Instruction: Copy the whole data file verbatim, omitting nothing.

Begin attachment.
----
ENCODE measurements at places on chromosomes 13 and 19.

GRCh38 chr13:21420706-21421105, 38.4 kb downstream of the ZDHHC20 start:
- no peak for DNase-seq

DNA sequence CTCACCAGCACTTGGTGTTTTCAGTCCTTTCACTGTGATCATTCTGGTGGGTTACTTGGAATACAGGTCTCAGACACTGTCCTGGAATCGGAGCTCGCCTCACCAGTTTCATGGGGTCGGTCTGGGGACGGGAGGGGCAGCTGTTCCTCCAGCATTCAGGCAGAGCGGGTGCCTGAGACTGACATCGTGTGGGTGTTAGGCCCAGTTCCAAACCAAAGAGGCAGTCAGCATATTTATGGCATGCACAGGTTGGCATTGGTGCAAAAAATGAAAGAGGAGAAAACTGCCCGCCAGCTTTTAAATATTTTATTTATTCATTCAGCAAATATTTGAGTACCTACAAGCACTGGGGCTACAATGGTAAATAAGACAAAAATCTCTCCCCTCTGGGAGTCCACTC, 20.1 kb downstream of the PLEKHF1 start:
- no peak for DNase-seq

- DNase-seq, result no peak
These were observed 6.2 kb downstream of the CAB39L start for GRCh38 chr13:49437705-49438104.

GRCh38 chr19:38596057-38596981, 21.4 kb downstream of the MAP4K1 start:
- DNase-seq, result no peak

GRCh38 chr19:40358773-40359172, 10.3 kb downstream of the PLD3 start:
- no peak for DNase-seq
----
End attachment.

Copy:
ENCODE measurements at places on chromosomes 13 and 19.

GRCh38 chr13:21420706-21421105, 38.4 kb downstream of the ZDHHC20 start:
- no peak for DNase-seq

DNA sequence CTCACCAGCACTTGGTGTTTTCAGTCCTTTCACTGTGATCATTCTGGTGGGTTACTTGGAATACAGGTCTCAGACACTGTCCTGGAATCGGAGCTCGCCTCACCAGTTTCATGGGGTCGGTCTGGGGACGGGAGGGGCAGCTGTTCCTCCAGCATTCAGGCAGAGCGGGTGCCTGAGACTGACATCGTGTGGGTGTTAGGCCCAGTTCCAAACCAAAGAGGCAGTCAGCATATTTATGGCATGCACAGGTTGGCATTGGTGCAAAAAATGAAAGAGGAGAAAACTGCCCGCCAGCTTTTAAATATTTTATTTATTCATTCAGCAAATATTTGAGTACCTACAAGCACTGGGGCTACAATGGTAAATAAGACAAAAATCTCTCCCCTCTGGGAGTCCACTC, 20.1 kb downstream of the PLEKHF1 start:
- no peak for DNase-seq

- DNase-seq, result no peak
These were observed 6.2 kb downstream of the CAB39L start for GRCh38 chr13:49437705-49438104.

GRCh38 chr19:38596057-38596981, 21.4 kb downstream of the MAP4K1 start:
- DNase-seq, result no peak

GRCh38 chr19:40358773-40359172, 10.3 kb downstream of the PLD3 start:
- no peak for DNase-seq